It is not easy to talk about asylum with the Soviet authorities, especially when you know that for them this word is synonymous with "treason."

Andrei Berezhkov is 16 years old. He spent three years of his life, from 12 to 15, living in his father's apartment in suburban Washington. He was not subjected to the normal restrictions on the children of other Soviet diplomats who live in the official compound. After finishing eighth grade at the embassy school he was sent back to the Soviet Union to complete his high school education. Then this past summer he returned to Washington for a holiday.

The year that Andrei spent in the U.S.S.R. probably helped him to understand what the Soviet world really is. His return to Washington last June must have aroused mixed w0112 ----- r v BC-09/11/83F-RUSIA 6takes 09-11 C01 This Russia Was No Place For a Guy Like Me As Privileged As I Was, Anywhere Else Looked Better By Sergei Zamascikov

FOR MOST NEWSPAPER readers, the story of 16-year-old Andrei Berezhkov's attempt to escape from his parents' house in Washington, his letters to President Reagan and The New York Times and, finally, his return to the Soviet Union was just another international drama, but for me it was an emotional experience. I, too, am the son of a senior Soviet official who became disillusioned with the U.S.S.R. at a young age. I too plotted an escape, though over a much longer time than young Berezhkov. Mercifully, my plot succeeded.

Attempts by children of the Soviet establishment to emigrate or defect to the West are hardly a novelty. Sixteen years ago, Joseph Stalin's daughter Svetlana flew to India, and two years ago, 15-year-old Stepan Djigarkhanian, son of a Soviet movie star, tried to seek refuge and asylum in the Belgian embassy in Moscow. The other 15-year-old who had joined him in this aborted effort was Khachatur Muradian, the son of a well known sculptor. "We are afraid of losing our youth in this country," they told Belgian diplomats in the embassy. "All forms of dissent are punished. At schools they teach us only lies."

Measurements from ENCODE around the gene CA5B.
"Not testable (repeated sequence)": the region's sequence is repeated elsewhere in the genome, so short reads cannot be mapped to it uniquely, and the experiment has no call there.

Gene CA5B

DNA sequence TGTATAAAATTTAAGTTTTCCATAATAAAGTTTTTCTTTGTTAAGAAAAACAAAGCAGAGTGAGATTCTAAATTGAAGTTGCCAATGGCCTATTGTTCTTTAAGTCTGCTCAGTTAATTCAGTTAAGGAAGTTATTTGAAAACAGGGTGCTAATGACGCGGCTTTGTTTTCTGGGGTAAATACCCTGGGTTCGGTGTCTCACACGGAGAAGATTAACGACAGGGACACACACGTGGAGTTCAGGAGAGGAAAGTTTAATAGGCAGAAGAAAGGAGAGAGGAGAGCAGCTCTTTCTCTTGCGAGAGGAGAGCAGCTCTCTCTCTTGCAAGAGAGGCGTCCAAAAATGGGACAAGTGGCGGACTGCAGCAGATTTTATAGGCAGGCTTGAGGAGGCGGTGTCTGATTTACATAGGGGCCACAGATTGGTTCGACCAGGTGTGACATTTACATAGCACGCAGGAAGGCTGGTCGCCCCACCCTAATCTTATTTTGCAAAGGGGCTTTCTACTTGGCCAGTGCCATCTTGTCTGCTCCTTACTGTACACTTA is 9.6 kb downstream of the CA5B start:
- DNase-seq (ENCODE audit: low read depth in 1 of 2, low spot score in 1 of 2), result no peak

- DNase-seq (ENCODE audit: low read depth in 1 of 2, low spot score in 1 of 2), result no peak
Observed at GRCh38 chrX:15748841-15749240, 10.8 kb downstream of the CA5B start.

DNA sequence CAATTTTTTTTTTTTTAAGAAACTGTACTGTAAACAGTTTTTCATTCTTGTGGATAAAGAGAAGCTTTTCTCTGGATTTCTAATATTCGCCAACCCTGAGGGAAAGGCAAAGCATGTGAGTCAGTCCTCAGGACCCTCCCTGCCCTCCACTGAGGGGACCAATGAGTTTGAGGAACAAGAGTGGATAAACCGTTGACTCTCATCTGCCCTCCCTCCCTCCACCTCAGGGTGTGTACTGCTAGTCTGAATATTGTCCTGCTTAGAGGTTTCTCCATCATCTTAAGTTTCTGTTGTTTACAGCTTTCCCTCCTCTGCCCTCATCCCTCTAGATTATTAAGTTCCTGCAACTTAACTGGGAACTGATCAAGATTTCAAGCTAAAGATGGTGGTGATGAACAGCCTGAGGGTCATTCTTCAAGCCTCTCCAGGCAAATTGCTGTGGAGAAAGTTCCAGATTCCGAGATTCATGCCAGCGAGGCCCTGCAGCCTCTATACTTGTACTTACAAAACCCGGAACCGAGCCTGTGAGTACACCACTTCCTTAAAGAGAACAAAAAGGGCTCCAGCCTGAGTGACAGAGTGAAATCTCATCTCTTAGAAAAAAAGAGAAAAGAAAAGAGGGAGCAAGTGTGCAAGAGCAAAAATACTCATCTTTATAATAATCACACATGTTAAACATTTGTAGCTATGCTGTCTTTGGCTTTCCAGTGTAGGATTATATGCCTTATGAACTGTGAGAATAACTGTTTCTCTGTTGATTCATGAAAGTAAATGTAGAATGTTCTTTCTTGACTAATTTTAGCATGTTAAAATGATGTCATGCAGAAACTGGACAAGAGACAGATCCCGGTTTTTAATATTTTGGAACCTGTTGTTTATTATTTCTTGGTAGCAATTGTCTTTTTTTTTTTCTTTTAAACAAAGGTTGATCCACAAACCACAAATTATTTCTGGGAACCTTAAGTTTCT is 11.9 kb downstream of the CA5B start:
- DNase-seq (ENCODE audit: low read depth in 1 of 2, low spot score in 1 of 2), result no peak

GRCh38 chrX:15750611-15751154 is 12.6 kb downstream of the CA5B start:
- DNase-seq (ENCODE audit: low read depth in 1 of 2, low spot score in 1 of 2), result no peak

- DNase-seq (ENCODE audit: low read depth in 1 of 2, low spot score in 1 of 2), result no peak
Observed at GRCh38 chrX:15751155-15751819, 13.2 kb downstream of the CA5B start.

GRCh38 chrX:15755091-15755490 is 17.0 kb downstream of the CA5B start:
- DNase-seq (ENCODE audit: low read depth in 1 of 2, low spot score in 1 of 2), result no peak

A handful of cases does not make a trend, but I think the Soviet Union has a real problem on its hands. We may have entered an era of protracted conflict between the children of the Soviet elite and the system that their parents administer.

Yuri Andropov recently told a meeting of elderly "party veterans" in Moscow that the Soviet Union has no generation gap, but anyone who has lived in that country knows this is just wishful thinking. If Andropov and his colleagues don't face up to it, the generation gap will cause them serious difficulties.

The life styles of the children of the Soviet elite might not appeal to Western teenagers, but by the standards of "regular" Soviet kids, they could hardly be described as "lost youth."

As another Soviet defector, Vladimir Sakharov, the son of a diplomatic courier, pointed out in his book "High Treason," the standard of living of high officials in Moscow resemble those of the American upper middle class, at least in some material respects. They have expensive western clothing, Japanese video recorders and Sears home appliances -- all unthinkable for the ordinary Soviet citizen. Even their food and drink usually come from special stores not open to ordinary comrades.

But even these privileges and status symbols (not to mention the excellent career prospects) do not deter a substantial number of children of the Soviet Union's privileged class from rebelling against their fathers' values. I know this from personal experience.

Ironically, the privileges of the Soviet elite actually contribute to the disillusionment of the younger generation. These young people have access to an unusual amount of uncensored information about Soviet society because of their parents' position, and they can enjoy a much broader exposure to Western culture than the normal Soviet young person. I grew up as an "army brat" on military bases across the western Soviet Union. My father was a high- ranking political officer in the elite strategic rocket forces and, because of his position, we enjoyed a good standard of living, a three-bedroom apartment, a chauffeured limousine, country dacha and other official perks.

My father, who strongly believes in the party policy and final victory of communism, seemed never to experience even the slightest trace of doubt. He joined the Communist Party at 18. It might be some irony of fate that my career in the Soviet establishment almost mirrored my father's, though secretly my political beliefs were gradually becoming more and more hostile to his.

My disillusionment with the system began when I started to think more seriously about life. I was then a high school student about Andrei Berezhkov's age. In Russian schools, at that age, you begin to learn foreigners.